Primary torsion dystonias (PTD) are a group of movement disorders characterized by twisting muscle contractures, where dystonia is the only clinical sign and there is no evidence of neuronal degeneration or an acquired cause. There are eight PTD loci assigned (DYT1, 2, 4, 6, 7, 13, 17 and 21), but only two of the genes (TOR1A-DYT1 and THAP1-DYT6) have been isolated. Apparent locus heterogeneity, reduced penetrance and significant phenotypic overlap between different forms of PTD limit the success of positional cloning approaches for dystonia gene discovery. New second generation sequencing technologies combined with whole exome capture libraries have revolutionized our ability to identify disease-causing mutations. Exome sequencing is based on capturing all exons of an individual's genome and sequencing them to an average 30X depth of coverage. We propose to apply exome sequencing to discover causative mutations in four multi- generation dystonia families. We will identify coding changes shared by a group of affected individuals in each family. These changes will be further tested for co-segregation with the disease in the remaining family members. The identified genes will be confirmed by screening for additional mutations in a collection of phenotypically similar small PTD families. Finally, in order to define the phenotypic spectrum associated with mutations, each gene will be examined in a large cohort of singleton PTD cases. The proposed research will lead to the identification of novel PTD genes and pathogenic mutations thus providing a key to understanding the molecular pathophysiology of the disease and the foundation for devising new therapeutic interventions.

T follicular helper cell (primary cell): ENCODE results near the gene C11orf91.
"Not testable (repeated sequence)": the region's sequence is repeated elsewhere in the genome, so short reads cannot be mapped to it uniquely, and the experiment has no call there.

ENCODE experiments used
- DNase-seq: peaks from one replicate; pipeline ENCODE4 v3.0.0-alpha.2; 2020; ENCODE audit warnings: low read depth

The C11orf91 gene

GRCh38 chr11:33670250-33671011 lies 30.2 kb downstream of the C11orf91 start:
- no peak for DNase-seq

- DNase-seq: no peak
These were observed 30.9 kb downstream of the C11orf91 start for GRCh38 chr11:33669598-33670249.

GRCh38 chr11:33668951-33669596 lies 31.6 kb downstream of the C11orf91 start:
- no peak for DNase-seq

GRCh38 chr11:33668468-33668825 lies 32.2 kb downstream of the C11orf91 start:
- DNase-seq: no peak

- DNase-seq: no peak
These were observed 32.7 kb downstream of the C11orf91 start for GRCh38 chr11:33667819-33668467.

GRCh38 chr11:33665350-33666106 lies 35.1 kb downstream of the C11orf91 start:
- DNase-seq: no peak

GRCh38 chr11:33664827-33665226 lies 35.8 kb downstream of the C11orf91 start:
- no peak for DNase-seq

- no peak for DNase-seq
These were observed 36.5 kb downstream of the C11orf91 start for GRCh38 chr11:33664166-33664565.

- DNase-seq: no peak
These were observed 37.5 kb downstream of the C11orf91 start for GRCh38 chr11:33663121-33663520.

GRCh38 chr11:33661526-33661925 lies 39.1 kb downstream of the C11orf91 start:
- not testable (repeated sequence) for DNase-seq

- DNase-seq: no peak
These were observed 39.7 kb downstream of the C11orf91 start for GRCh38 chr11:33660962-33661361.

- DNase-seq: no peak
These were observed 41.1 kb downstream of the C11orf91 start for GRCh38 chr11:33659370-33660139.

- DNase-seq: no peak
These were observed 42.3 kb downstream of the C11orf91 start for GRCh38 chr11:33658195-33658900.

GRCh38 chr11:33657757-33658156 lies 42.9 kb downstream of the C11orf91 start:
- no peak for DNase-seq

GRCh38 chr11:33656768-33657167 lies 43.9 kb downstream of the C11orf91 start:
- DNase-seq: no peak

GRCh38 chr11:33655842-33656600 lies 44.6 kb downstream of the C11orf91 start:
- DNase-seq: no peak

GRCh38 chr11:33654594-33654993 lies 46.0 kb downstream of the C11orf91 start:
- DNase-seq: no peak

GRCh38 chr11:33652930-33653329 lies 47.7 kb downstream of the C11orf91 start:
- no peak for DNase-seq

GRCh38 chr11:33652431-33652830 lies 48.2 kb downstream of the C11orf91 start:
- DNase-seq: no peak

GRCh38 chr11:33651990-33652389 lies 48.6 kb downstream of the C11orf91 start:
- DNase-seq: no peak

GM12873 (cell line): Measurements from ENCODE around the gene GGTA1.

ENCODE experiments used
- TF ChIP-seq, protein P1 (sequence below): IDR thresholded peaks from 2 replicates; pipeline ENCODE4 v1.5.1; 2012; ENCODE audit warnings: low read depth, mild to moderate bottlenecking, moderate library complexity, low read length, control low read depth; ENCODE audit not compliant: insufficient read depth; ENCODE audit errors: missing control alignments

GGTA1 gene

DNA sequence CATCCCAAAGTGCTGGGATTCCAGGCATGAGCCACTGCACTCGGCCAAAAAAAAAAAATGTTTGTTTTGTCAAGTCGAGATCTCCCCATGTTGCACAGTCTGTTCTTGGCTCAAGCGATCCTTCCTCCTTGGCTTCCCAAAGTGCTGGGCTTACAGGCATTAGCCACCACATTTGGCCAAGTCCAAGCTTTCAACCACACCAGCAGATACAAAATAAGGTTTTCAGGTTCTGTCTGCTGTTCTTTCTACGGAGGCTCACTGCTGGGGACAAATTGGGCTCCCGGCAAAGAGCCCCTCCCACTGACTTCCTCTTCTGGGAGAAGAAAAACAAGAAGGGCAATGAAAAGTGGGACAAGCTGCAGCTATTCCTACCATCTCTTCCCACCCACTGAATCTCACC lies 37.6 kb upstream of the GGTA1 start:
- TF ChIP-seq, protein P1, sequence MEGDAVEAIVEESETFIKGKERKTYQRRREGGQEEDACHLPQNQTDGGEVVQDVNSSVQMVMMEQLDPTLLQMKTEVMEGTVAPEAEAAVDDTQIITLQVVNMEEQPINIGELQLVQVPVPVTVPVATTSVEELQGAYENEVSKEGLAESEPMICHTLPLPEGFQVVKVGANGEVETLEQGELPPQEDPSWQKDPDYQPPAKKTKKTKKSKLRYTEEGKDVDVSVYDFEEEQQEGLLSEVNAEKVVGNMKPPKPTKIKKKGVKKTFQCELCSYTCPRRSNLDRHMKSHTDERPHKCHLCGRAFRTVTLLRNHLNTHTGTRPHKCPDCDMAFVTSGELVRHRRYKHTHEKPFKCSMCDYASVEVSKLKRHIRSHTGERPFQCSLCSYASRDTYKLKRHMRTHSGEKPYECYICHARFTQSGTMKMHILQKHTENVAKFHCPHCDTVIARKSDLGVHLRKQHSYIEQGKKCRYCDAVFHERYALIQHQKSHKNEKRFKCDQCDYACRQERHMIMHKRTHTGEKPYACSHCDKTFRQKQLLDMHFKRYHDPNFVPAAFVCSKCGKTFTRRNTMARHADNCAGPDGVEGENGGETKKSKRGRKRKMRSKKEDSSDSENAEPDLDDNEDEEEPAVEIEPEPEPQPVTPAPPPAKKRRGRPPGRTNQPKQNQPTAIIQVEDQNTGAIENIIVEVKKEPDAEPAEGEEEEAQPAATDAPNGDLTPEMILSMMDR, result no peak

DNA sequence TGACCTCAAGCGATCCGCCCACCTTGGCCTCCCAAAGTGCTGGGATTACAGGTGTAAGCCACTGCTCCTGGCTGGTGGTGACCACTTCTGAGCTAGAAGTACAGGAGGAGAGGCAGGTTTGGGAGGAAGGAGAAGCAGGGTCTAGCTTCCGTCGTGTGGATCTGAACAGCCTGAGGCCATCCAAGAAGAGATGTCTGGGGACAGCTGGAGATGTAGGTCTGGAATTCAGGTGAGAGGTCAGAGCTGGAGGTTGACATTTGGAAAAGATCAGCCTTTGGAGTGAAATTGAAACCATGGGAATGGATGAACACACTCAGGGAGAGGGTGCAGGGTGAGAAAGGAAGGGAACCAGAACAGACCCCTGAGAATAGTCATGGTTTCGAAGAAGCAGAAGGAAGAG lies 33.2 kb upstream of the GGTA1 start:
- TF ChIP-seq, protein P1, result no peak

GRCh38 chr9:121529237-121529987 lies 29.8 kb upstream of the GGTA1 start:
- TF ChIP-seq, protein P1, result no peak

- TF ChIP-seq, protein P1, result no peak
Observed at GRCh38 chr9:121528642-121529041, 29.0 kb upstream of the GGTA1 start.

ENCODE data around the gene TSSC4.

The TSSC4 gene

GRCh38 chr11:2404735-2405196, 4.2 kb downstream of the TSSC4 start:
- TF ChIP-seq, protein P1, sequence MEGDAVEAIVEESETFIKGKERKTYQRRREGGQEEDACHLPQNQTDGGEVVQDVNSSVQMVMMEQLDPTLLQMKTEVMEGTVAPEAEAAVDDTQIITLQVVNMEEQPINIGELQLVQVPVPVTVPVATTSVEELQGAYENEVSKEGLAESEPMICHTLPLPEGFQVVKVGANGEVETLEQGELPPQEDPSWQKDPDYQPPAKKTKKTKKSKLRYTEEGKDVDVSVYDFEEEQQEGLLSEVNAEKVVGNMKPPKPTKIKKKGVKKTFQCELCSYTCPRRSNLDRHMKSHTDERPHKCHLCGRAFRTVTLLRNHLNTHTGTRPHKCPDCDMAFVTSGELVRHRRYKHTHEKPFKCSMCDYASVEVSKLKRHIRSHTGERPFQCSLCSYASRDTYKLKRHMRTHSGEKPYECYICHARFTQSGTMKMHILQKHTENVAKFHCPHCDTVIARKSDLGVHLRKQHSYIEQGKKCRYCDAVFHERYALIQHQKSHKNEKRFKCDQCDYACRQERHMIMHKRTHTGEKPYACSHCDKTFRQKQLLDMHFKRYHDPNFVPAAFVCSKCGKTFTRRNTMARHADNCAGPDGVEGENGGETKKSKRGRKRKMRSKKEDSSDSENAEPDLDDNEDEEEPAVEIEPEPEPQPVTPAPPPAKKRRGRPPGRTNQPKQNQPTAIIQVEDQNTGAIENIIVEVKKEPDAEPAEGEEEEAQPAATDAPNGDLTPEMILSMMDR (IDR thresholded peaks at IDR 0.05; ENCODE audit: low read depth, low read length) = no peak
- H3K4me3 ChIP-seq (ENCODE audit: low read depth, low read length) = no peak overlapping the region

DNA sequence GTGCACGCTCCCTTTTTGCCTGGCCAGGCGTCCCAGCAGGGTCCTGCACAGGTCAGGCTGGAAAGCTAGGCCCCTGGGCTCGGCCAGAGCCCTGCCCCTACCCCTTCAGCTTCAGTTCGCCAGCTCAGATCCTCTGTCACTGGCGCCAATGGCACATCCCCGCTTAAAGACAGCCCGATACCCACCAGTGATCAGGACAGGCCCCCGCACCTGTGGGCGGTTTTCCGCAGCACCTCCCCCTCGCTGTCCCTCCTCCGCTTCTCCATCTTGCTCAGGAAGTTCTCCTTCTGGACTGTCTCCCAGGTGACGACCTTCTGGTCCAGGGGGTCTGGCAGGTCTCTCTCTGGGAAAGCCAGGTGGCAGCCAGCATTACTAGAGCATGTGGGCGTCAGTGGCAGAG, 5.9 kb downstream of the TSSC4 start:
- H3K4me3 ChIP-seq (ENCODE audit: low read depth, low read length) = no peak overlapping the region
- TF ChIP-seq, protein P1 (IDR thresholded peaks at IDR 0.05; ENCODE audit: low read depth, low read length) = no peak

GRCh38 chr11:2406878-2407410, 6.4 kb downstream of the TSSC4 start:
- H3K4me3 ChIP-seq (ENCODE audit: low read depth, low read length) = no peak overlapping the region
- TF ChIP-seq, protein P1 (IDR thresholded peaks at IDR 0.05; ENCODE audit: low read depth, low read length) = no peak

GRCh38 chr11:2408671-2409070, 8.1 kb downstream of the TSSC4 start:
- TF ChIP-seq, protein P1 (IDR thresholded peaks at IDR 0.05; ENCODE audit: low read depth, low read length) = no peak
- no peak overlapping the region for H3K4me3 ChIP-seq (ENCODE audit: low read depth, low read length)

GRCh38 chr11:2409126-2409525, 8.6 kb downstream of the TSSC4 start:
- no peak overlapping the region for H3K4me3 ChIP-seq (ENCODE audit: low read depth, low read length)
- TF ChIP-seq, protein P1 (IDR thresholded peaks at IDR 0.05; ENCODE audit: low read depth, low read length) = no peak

To find genetic causes of primary dystonia, we will use an innovative, powerful technique to screen all genes in selected dystonia families to identify causative mutations. To assess the clinical features associated with mutations in these genes, we will test a large cohort of primary dystonia patients. This research will reveal new causative genes for primary dystonia, thus contributing to our understanding of disease mechanism and providing a basis for development of new therapies.
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